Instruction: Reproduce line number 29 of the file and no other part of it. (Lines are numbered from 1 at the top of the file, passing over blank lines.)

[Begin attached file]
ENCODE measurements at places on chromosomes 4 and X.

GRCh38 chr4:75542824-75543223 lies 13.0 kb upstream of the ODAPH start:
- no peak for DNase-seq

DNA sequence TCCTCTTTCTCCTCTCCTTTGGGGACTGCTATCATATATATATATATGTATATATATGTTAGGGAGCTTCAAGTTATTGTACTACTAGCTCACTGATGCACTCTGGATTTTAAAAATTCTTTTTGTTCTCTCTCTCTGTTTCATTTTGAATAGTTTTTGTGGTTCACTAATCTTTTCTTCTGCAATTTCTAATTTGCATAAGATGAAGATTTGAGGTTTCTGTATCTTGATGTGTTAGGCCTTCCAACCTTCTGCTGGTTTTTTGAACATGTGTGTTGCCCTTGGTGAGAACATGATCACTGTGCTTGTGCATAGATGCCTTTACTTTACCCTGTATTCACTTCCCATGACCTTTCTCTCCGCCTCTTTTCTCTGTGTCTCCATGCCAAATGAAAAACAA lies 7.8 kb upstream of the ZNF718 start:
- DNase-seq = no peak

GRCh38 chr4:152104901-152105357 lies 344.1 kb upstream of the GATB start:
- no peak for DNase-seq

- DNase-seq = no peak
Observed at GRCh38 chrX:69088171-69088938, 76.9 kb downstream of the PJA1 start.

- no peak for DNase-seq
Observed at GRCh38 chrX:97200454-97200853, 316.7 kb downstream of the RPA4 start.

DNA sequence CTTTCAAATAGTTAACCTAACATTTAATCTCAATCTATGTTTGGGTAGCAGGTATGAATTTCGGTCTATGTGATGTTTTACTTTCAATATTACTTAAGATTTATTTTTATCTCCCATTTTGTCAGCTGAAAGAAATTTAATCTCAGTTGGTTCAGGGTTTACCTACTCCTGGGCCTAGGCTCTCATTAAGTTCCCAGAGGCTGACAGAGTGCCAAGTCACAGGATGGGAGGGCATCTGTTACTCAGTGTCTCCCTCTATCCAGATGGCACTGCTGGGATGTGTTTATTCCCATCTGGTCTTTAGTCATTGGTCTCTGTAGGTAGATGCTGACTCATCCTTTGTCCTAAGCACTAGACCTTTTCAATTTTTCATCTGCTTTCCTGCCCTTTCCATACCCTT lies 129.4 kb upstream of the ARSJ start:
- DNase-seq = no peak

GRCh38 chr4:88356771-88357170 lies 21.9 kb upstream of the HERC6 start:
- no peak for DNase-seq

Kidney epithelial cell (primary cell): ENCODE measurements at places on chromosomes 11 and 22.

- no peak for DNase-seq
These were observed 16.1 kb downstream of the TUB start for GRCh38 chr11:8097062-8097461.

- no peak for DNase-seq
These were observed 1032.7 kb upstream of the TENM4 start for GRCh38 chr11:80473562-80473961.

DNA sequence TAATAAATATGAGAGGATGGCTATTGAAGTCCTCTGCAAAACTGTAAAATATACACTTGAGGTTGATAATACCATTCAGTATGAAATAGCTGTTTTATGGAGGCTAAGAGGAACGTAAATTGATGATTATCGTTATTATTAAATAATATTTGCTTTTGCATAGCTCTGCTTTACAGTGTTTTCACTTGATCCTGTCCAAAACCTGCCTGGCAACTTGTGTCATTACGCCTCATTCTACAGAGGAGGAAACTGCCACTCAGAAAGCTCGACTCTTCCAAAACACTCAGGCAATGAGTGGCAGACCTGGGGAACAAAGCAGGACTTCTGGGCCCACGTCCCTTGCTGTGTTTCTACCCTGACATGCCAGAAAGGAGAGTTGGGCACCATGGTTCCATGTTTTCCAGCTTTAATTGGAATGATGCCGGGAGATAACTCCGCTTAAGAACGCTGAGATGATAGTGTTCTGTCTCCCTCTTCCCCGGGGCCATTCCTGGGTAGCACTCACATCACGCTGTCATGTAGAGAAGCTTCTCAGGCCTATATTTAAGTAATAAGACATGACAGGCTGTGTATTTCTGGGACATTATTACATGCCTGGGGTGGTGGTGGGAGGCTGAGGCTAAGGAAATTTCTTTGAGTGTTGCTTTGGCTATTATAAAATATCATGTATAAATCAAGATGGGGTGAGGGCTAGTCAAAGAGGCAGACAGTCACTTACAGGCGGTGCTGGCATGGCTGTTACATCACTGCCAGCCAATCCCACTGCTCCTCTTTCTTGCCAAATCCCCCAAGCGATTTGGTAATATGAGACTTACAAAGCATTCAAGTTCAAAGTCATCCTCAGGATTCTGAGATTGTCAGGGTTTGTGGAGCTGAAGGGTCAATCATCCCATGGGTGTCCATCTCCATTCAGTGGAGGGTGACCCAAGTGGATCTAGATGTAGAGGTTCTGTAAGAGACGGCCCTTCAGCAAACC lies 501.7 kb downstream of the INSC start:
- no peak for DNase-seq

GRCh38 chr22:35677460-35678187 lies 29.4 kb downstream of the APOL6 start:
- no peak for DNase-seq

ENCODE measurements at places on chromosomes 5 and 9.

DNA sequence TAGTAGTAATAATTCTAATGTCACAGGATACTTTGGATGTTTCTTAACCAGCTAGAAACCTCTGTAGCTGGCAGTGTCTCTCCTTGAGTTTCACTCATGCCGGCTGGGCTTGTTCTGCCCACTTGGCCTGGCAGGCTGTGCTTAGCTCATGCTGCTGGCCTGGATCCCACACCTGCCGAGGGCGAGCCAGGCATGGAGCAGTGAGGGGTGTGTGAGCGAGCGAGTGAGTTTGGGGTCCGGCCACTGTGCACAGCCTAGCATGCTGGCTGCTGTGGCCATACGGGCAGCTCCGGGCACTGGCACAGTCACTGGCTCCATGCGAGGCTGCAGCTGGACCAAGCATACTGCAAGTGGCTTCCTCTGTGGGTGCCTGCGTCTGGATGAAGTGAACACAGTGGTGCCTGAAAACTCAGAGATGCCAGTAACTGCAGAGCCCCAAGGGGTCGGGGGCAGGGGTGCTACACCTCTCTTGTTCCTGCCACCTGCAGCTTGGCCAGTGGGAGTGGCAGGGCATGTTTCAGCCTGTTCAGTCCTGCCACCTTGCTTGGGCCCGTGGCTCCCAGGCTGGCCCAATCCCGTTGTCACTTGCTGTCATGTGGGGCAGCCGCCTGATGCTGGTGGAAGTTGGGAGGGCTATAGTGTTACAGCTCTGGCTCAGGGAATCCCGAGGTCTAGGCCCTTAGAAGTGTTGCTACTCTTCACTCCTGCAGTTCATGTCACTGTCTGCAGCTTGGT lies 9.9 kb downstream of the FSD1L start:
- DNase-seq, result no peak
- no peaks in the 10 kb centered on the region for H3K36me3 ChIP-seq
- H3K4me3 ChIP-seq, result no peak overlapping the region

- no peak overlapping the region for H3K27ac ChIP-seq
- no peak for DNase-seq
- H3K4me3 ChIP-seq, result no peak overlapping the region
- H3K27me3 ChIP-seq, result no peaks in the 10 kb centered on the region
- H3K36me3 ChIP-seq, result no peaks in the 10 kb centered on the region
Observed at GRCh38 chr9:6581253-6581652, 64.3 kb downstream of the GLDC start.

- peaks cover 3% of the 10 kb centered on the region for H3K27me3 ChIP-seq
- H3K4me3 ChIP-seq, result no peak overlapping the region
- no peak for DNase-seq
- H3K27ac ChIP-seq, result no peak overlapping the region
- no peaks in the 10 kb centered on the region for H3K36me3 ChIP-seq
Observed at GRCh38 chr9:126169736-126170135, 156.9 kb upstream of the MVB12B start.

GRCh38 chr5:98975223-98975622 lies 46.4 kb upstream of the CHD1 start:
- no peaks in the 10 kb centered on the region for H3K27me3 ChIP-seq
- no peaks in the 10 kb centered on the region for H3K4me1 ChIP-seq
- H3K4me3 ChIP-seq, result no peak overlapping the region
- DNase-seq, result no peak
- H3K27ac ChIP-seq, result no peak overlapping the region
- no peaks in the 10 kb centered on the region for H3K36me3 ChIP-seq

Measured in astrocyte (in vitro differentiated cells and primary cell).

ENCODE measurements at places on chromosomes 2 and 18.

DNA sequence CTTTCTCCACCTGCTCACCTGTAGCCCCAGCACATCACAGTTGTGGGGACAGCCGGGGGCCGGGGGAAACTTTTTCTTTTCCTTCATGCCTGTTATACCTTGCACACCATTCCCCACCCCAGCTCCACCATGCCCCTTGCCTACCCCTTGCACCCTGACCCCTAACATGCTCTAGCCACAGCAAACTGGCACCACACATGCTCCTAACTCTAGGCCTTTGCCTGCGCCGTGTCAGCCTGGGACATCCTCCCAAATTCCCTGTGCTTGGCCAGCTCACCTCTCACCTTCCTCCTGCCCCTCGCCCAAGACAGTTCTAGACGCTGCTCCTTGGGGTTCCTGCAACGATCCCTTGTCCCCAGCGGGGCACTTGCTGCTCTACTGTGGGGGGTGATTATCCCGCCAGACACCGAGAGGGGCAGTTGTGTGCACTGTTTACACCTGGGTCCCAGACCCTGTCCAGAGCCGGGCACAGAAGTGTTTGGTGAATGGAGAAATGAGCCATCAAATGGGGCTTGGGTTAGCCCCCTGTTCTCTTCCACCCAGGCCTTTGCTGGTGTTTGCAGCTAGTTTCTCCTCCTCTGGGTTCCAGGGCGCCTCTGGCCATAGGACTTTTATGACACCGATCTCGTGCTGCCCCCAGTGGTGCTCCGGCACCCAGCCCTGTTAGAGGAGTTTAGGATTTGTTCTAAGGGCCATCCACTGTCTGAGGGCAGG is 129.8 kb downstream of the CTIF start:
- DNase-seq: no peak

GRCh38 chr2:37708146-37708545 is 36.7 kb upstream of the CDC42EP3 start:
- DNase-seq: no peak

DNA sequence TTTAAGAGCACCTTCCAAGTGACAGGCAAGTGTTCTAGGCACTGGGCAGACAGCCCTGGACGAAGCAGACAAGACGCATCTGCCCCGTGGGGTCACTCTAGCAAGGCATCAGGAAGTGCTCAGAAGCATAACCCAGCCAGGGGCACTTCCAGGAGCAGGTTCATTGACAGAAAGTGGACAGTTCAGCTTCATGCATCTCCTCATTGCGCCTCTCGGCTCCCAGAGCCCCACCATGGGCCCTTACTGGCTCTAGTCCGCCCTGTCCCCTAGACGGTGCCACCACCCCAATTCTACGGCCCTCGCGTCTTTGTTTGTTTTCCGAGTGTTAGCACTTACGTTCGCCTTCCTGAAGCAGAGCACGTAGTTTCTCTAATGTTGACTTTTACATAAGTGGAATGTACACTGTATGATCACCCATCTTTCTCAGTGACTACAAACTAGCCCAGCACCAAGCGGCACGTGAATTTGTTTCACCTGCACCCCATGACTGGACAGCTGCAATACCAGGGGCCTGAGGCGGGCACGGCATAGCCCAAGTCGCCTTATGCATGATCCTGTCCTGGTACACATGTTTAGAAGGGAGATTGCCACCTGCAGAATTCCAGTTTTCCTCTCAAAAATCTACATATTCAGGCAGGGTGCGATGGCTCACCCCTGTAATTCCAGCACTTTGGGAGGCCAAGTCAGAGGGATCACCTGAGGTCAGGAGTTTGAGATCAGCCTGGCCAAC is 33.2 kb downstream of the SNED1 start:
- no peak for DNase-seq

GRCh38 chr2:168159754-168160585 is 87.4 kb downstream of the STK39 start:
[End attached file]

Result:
- H3K4me3 ChIP-seq, result no peak overlapping the region